The COVID-19 pandemic has definitely caused a drastic decrease in social interactions, whether it may be in a school setting or in public. Initially, I thought that could be a beneficial break for kids across the world like me with Tourette’s Syndrome. Ever since the official start of the pandemic in March 2020, I’ve noticed a dramatic increase in the frequency and severity of my own tics.
I remember thinking to myself, “How could this happen when I don’t have to worry about others noticing my behavior?” I looked back on my recent experiences at school, remembering my struggles to control my head shaking in math class or my small but distinct noises in history, and I’m surprised at how it’s gotten worse in this pandemic.
Neurological problems like Tourette Syndrome face a sense of social stigma especially with teenagers in a public setting; the feeling of being “caught” can create extreme embarrassment, something I would know. This would make it seem as if staying inside more often would give these individuals more confidence and social acceptance.
However, studies and pediatricians have actually seen an “explosion of tics” since the onset of lockdown. Additionally, social media platforms such as TikTok play a large role in bringing light to disorders like Tourette. However, I have noticed that increasing attention to tics can actually increase symptoms, as it makes individuals think about it more often and the involuntary actions take over. I think it is possible that stress related incidents during this pandemic (e.g. closing down of schools or increasing anxiety about college admissions) have also caused tics in children as well as some adults to become more severe, as it did for me.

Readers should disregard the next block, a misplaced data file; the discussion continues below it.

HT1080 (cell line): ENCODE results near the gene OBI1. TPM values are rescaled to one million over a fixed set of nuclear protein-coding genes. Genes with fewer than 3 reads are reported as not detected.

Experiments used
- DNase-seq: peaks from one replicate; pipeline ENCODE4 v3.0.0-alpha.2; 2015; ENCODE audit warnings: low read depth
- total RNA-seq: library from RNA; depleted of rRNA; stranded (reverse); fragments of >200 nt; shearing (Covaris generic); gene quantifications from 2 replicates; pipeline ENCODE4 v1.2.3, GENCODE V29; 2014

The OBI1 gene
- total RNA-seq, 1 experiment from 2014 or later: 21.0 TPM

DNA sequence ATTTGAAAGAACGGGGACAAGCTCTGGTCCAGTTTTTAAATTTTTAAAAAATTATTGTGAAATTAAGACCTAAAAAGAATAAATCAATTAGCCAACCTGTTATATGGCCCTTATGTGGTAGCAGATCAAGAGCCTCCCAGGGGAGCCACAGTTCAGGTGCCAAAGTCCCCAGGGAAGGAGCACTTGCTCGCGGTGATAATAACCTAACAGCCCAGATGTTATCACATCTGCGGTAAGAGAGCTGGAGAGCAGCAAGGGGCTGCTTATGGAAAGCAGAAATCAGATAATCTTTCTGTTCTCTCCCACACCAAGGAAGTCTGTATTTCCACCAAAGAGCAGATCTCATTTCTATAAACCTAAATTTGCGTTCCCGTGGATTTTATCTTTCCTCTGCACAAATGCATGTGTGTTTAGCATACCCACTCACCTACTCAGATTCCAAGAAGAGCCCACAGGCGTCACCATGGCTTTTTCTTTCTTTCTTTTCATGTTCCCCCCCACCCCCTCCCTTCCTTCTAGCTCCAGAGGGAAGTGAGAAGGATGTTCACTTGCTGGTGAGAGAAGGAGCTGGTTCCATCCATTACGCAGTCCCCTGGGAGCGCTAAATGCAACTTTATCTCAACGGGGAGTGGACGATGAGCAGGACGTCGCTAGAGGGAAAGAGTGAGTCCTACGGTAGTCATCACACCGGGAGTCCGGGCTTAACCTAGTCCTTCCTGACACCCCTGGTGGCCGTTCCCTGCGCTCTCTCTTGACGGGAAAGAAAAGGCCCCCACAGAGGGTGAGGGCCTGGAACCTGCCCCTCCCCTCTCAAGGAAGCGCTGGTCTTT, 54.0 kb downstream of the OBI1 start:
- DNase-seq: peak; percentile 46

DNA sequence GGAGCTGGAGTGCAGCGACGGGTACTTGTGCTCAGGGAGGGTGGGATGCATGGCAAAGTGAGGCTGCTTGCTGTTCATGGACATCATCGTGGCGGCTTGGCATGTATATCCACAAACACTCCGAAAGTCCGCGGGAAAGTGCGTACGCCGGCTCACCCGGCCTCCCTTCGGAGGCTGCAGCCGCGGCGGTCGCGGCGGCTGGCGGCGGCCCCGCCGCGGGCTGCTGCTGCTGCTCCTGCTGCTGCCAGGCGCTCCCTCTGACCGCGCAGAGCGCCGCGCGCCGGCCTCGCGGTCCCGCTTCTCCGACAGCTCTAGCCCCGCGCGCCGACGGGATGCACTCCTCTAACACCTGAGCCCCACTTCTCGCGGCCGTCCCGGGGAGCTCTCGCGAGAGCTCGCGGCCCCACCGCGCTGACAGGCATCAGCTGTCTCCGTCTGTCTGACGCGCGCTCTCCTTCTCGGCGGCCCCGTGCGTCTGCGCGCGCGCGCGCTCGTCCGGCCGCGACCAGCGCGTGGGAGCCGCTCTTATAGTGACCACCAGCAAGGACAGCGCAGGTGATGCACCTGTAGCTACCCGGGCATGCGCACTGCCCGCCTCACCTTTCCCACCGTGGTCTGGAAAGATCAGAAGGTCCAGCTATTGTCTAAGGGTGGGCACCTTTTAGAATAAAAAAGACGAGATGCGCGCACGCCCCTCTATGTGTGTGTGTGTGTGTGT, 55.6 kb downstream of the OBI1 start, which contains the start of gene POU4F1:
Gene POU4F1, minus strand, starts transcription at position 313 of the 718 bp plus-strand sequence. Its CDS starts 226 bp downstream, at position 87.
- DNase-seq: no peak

Aarav Chandra is a high school junior in San Diego. He has been doing neuroscience research with a professor at UCSD for over two years and studies planaria to understand how the nervous systems work and react to different stimuli. He is passionate about spreading awareness of Tourette’s by sharing his own stories. He co-founded two non-profit organizations to teach under-privileged children in California and India. His non-profit corporation, Learning Spaces, works with local San Diego schools to ensure libraries are enriched with books for students to read. He also teaches children in rural India to read and write. He has seven World Championship titles in taekwondo and is now teaching it to younger children.